rainy season as high as its junction with the Dihinggjan. 

Debar. — Lake in Udaipur (Oodeypore) State, Rajputana, Central 
India. Situated about 30 miles south-east of Udaipur town, the 
centre lying in lat. 24° 18' n., and long. 74° 4' e. It is formed by a 
dam entirely made of massive stone, built across a perennial stream, 
where it issues through a gap in the surrounding hills.. This dyke is 
called /j/ Samand, after Rana Jai Singh, by whom it was constructed 
A.D. 1 68 1. The length of Lake Debar from east to west is 8 or 10 
miles, and its average breadth about a mile, with a circumference of 
about 30 miles ; elevation above sea-level, 960 feet. Its northern shore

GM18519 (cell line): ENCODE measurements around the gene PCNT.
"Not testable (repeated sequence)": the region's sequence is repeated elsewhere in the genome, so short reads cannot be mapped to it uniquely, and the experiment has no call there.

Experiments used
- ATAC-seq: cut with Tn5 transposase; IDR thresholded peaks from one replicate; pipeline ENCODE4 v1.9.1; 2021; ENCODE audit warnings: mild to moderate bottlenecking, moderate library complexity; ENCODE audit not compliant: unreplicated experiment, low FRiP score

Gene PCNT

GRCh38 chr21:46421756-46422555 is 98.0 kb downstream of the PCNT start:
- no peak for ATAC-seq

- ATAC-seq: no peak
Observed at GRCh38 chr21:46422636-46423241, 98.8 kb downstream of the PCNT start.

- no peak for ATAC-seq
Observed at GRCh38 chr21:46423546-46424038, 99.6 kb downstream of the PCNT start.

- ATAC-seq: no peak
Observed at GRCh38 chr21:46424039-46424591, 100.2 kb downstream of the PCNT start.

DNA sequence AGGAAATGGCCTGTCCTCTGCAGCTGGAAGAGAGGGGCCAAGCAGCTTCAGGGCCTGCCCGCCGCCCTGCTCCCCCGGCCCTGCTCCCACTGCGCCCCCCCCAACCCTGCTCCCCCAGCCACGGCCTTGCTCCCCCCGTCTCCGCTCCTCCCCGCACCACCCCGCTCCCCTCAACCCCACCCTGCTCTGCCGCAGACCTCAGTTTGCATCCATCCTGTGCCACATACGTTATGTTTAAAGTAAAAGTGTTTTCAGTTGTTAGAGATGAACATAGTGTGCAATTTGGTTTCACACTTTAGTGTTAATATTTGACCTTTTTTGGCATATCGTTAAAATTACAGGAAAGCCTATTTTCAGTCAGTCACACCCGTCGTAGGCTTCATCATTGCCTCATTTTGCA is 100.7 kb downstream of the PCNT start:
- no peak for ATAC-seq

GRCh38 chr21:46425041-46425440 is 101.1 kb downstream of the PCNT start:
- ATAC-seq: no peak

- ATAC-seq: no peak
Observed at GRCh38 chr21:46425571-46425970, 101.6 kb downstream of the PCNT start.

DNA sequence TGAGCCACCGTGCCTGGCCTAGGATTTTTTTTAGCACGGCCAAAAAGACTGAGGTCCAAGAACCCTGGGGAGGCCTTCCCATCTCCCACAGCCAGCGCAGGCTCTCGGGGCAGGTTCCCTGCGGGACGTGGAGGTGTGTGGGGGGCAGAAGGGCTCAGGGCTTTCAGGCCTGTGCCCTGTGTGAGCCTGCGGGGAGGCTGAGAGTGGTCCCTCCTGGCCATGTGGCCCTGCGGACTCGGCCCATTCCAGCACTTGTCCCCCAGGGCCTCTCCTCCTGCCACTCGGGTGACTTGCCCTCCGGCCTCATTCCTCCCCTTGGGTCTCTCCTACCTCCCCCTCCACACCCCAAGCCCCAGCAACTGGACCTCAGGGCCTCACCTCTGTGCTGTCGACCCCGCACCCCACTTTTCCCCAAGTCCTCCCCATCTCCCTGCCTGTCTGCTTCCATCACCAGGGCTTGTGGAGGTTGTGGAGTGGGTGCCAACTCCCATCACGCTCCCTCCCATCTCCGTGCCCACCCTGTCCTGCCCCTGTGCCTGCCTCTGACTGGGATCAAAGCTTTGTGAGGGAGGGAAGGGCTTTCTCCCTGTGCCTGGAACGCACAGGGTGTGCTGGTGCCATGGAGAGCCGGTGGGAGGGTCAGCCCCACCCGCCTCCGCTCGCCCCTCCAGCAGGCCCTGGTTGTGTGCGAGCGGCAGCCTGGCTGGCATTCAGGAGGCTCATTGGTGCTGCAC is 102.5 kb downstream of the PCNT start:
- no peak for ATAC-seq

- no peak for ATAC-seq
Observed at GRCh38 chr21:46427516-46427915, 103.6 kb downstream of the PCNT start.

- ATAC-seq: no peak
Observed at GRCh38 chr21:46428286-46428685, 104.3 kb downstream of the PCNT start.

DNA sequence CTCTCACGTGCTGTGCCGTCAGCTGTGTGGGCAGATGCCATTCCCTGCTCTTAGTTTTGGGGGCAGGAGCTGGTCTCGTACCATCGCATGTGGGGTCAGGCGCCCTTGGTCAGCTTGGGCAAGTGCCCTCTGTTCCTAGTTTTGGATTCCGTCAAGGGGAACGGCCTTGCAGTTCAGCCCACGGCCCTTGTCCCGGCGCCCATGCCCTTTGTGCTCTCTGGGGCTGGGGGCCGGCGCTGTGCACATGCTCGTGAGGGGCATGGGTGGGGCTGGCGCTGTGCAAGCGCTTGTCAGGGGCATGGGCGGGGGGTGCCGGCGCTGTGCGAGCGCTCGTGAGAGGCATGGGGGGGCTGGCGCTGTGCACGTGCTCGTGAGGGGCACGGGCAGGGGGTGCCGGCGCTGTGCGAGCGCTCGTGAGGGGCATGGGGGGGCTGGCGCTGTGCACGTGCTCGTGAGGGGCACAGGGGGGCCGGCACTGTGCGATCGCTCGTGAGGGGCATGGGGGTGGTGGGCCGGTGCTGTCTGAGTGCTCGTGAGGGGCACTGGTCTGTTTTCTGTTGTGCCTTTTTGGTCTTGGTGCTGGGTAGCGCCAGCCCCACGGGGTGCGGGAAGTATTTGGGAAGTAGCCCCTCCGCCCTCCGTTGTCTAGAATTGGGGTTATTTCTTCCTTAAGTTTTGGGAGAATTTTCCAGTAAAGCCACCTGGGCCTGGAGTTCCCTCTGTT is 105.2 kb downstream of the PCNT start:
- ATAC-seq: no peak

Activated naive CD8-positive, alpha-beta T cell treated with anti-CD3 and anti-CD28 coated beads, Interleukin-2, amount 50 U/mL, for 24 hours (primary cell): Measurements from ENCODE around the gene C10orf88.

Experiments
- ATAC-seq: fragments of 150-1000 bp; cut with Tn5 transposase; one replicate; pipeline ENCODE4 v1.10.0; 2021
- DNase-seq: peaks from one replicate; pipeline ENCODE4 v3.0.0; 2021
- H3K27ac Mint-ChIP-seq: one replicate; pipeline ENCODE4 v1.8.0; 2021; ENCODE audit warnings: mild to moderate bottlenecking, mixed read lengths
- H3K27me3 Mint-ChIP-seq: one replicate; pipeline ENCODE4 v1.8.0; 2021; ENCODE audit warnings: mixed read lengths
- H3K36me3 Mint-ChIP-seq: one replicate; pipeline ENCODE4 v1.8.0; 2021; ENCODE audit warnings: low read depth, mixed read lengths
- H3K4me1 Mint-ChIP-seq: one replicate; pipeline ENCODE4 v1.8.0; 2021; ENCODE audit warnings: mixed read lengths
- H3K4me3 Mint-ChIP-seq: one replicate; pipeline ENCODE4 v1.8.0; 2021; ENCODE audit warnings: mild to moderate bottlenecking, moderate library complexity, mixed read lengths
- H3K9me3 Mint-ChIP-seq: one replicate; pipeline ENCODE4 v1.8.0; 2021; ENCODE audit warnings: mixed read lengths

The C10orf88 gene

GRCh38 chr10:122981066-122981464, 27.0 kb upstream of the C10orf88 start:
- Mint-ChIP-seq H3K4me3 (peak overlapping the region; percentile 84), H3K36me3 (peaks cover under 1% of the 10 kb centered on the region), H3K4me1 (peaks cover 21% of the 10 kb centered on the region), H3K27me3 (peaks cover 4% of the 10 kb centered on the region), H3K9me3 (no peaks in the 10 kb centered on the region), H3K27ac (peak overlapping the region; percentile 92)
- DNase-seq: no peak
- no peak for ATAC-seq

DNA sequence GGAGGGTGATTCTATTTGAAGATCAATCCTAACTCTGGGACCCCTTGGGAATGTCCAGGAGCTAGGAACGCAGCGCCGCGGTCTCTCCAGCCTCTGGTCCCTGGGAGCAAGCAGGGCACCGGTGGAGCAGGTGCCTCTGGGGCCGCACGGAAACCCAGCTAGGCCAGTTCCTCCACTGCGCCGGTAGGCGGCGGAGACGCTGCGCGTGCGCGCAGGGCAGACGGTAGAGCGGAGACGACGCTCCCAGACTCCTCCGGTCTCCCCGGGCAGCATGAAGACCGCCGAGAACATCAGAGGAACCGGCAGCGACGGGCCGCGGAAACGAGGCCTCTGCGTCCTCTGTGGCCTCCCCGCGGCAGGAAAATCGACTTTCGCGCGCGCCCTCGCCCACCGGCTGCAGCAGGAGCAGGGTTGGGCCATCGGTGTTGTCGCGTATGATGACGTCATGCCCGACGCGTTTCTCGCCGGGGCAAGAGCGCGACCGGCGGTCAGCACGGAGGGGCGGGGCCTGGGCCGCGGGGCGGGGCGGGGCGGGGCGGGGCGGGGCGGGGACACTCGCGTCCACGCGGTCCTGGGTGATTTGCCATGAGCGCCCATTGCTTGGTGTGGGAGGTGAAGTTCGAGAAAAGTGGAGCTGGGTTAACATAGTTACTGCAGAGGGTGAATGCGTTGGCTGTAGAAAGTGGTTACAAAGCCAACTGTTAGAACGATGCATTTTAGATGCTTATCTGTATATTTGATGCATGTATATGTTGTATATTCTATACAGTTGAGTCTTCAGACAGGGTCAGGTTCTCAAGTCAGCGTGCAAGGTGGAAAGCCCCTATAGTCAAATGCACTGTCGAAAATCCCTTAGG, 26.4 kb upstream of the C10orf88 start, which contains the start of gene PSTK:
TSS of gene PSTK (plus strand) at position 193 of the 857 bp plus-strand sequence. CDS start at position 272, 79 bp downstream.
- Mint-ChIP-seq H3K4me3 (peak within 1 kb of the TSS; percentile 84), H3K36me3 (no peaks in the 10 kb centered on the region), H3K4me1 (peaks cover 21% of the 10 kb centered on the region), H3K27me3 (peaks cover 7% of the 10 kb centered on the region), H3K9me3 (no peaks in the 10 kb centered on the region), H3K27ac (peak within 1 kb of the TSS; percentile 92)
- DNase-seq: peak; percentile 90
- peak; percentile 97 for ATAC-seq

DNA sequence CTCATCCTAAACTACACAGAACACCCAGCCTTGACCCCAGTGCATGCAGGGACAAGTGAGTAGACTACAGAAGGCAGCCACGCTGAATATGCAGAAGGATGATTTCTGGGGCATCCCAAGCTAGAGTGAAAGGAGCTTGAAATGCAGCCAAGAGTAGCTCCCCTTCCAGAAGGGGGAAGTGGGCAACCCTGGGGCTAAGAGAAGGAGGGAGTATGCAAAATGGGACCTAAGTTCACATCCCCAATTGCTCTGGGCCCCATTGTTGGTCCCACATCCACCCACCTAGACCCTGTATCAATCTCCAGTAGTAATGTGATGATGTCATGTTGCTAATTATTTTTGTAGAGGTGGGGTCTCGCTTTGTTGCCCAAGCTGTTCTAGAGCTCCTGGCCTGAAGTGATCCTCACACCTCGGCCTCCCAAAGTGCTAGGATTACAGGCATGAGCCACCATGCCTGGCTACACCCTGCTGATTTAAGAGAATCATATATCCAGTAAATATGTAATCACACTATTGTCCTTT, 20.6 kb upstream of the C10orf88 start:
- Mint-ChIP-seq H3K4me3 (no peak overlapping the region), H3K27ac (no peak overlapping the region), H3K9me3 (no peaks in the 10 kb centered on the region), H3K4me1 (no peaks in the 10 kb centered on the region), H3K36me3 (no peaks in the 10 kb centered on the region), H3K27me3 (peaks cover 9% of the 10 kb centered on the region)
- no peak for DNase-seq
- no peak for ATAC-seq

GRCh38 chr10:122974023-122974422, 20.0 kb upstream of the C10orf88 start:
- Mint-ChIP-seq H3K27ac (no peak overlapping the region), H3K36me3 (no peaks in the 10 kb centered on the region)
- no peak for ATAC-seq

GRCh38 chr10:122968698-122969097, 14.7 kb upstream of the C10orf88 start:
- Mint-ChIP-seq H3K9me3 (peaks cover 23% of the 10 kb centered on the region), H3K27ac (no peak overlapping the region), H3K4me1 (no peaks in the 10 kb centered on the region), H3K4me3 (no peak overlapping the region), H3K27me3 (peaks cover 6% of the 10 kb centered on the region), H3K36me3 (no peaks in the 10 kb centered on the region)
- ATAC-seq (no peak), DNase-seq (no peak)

is dotted with picturesque fishing hamlets, and its surface with small 
wooded islands, adding greatly to the beauty of perhaps one of the 
largest artificial sheets of water in the world. 

Debhata. — Village and municipality in Maihati pargand, Khulna 
District, Bengal; situated on the river Jamu^a. Lat. 22° 33' 30" n., 
long. 89° o' 15" K Population (1881) 5514, namely, Hindus, 
4002; and Muhammadans, 1512 ; area of town site, 2400 acres. 
Municipal income (1881-82), ^336; average incidence of taxation, 
IS. id. per head of municipal population. Large trade in lime produced 
from burnt shells. 

•Debi Patan. — Village with temples and large religious fair, in Gonda 
I^istrict, Oudh. Lat. 27° 32' 8" n., long. 82° 26' 30" e. Stated to be 

1 64 DECCAN. 

probably one of the oldest seats of the Sivalte cultus in Northern India. 
The earliest legend connects it with Raja Kama, son of Kunti, the